Kate Morris and Sally Brown, authors of Get Cooking in the Classroom, have created a great video to help teach children the two-spoon method.

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Filed under Healthy eating, Key Stage 1, Key Stage 2, Primary school, PSHE, Teaching Ideas

The Bridge Method of Cutting

Once you know how to cut ingredients safely using the bridge method, it is easy to do. But what is the best way to teach children this essential cooking skill?

Kate Morris and Sally Brown, authors of Get Cooking in the Classroom, have created a great video to help teach children how to use the bridge method.

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Filed under Healthy eating, Key Stage 1, Key Stage 2, Primary school, PSHE, Teaching Ideas

The Claw Method of Cutting

Once you know how to cut ingredients safely using the claw method, it is easy to do. But what is the best way to teach children this essential cooking skill?

Kate Morris and Sally Brown, authors of Get Cooking in the Classroom, have created a great video to help teach children how to use the claw method.

 

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Filed under Healthy eating, Key Stage 1, Key Stage 2, Primary school, PSHE, Teaching Ideas

Girls lose faith in their own abilities by age 6

A study carried out in the United States has shown that already by the age of 6 girls lose faith in their own abilities and see themselves as less talented than boys. The study showed that when children believed that hard work was the key to success both girls and boys were successful.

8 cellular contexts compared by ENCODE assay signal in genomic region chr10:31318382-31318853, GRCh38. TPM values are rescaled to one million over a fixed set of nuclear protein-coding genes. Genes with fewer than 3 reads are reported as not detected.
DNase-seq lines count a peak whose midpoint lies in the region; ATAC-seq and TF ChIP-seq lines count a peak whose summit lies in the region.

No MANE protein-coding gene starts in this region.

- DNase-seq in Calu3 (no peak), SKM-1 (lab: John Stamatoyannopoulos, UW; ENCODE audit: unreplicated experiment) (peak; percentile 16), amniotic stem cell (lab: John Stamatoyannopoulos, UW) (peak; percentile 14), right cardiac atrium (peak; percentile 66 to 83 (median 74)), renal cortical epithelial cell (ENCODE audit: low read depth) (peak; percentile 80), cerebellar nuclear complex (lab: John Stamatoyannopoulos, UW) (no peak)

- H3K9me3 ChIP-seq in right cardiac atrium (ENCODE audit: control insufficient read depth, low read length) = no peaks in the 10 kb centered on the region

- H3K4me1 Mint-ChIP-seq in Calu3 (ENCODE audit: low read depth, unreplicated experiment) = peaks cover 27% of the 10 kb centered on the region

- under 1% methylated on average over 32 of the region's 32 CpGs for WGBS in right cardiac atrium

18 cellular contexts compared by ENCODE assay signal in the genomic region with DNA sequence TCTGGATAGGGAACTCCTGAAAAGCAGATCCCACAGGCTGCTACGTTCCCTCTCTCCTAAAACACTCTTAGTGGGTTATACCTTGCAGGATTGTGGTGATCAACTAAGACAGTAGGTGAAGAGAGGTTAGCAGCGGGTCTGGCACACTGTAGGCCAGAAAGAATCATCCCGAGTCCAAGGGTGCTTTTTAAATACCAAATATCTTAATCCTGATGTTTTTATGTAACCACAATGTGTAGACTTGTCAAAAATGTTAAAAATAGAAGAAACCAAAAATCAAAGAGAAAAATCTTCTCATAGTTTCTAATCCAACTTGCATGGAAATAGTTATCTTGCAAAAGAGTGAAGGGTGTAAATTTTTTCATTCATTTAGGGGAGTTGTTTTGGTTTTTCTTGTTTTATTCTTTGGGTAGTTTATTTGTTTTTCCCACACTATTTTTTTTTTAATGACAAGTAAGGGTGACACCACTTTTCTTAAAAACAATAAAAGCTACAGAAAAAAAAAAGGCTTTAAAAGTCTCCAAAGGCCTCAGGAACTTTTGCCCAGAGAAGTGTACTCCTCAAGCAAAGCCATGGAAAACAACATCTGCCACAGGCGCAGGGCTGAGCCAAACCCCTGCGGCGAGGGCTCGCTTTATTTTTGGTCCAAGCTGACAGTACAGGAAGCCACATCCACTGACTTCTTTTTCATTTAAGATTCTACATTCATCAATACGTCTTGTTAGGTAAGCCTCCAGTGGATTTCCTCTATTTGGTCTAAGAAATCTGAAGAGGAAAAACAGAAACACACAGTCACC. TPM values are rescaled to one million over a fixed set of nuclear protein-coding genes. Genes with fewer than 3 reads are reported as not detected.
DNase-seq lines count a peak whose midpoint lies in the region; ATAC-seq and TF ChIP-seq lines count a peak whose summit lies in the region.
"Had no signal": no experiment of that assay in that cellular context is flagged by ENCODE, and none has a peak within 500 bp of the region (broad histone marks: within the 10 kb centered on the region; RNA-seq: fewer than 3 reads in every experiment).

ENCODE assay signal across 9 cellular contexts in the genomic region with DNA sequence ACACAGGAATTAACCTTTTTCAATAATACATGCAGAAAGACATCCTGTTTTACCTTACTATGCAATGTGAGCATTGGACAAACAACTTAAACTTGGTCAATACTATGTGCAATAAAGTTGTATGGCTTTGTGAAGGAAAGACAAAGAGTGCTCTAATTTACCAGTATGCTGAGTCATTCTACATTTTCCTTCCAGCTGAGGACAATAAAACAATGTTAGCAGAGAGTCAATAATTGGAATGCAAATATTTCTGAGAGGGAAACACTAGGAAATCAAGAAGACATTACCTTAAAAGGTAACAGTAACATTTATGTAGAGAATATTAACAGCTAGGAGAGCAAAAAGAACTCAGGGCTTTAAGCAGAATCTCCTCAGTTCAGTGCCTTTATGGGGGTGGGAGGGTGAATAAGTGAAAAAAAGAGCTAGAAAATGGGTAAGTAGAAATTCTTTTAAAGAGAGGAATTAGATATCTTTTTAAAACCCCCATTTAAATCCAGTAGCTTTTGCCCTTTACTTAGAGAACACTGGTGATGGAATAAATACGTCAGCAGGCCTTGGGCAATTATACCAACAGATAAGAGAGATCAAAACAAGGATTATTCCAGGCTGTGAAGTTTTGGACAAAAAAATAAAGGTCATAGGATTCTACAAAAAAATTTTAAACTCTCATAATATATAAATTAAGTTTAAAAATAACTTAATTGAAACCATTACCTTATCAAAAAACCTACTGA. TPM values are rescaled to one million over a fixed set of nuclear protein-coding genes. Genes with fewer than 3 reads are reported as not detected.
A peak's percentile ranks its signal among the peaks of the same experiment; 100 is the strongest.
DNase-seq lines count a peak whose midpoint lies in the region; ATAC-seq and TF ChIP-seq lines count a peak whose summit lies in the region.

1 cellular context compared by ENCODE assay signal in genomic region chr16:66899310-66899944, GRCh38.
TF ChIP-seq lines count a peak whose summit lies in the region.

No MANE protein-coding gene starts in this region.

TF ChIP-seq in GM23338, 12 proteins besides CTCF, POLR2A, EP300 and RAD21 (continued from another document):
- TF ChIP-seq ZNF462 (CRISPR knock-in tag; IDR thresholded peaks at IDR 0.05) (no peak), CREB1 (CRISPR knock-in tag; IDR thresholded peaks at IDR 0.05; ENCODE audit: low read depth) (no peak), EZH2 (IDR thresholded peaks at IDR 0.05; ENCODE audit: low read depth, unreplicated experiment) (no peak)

So what can schools do to encourage girls to believe that they will be successful?

One way is through promoting creative thinking. By asking questions where there are no correct answers and any input is valued, girls’ (and all children’s) confidence and self-esteem will increase.

Brilliant Activities to Stimulate Creative Thinking has over 150 entertaining, open-ended challenges providing mental stimulation. The creative, challenging activities develop mental agility, the ability to ‘think outside the box’ and pupils’ higher level thinking skills.

9781783170210-Stimulate Creative Thinking-Brilliant Publications

Stimulate Creative Thinking

 

http://www.bbc.co.uk/news/health-38717926

 

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Filed under Gifted and Talented, How children learn, Key Stage 1, Key Stage 2, PSHE

Working Safely when Cooking with Children

Cooking with children is great fun – but have you thought of all the safety implications?

Kate Morris and Sally Brown, authors of Get Cooking in the Classroom, have created a great video highlighting all the things you need to think about when cooking with children. This practical video contains great hints for ensuring that your cooking session goes smoothly and with maximum enjoyment!

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Filed under Healthy eating, Key Stage 1, Key Stage 2, Primary school, PSHE, Teaching Ideas

Teaching children to measure ingredients when cooking

Once you know how to measure dry and wet ingredients, it is easy to do. But what is the best way to teach children these essential cooking skills?

Kate Morris and Sally Brown, authors of Get Cooking in the Classroom, have created a great video to help teach children how to measure wet and dry ingredients.

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Filed under Healthy eating, Key Stage 1, Key Stage 2, Primary school, PSHE, Teaching Ideas